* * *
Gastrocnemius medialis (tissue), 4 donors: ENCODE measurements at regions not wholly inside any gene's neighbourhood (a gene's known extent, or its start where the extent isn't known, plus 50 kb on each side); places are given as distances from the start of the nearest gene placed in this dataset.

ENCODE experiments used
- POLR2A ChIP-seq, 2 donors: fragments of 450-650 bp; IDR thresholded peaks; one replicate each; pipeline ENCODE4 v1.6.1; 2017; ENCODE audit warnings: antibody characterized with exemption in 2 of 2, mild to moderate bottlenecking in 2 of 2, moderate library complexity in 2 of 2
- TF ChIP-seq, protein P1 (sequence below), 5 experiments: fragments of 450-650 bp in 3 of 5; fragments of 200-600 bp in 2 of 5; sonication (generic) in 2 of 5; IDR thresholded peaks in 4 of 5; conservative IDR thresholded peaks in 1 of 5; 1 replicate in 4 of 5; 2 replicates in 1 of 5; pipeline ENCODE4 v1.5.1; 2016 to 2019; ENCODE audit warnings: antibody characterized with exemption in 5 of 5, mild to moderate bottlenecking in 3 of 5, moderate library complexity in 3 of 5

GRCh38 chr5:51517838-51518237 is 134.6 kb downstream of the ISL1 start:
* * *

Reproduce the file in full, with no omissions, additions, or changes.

Gastrocnemius medialis (tissue), 4 donors: ENCODE measurements at regions not wholly inside any gene's neighbourhood (a gene's known extent, or its start where the extent isn't known, plus 50 kb on each side); places are given as distances from the start of the nearest gene placed in this dataset.

ENCODE experiments used
- POLR2A ChIP-seq, 2 donors: fragments of 450-650 bp; IDR thresholded peaks; one replicate each; pipeline ENCODE4 v1.6.1; 2017; ENCODE audit warnings: antibody characterized with exemption in 2 of 2, mild to moderate bottlenecking in 2 of 2, moderate library complexity in 2 of 2
- TF ChIP-seq, protein P1 (sequence below), 5 experiments: fragments of 450-650 bp in 3 of 5; fragments of 200-600 bp in 2 of 5; sonication (generic) in 2 of 5; IDR thresholded peaks in 4 of 5; conservative IDR thresholded peaks in 1 of 5; 1 replicate in 4 of 5; 2 replicates in 1 of 5; pipeline ENCODE4 v1.5.1; 2016 to 2019; ENCODE audit warnings: antibody characterized with exemption in 5 of 5, mild to moderate bottlenecking in 3 of 5, moderate library complexity in 3 of 5

GRCh38 chr5:51517838-51518237 is 134.6 kb downstream of the ISL1 start: